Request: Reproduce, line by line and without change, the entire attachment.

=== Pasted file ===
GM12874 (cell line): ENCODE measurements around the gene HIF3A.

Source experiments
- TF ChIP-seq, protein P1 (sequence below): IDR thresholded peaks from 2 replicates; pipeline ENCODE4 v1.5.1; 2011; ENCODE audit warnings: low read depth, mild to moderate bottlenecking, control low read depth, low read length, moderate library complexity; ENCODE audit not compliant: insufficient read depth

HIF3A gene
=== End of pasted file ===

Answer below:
GM12874 (cell line): ENCODE measurements around the gene HIF3A.

Source experiments
- TF ChIP-seq, protein P1 (sequence below): IDR thresholded peaks from 2 replicates; pipeline ENCODE4 v1.5.1; 2011; ENCODE audit warnings: low read depth, mild to moderate bottlenecking, control low read depth, low read length, moderate library complexity; ENCODE audit not compliant: insufficient read depth

HIF3A gene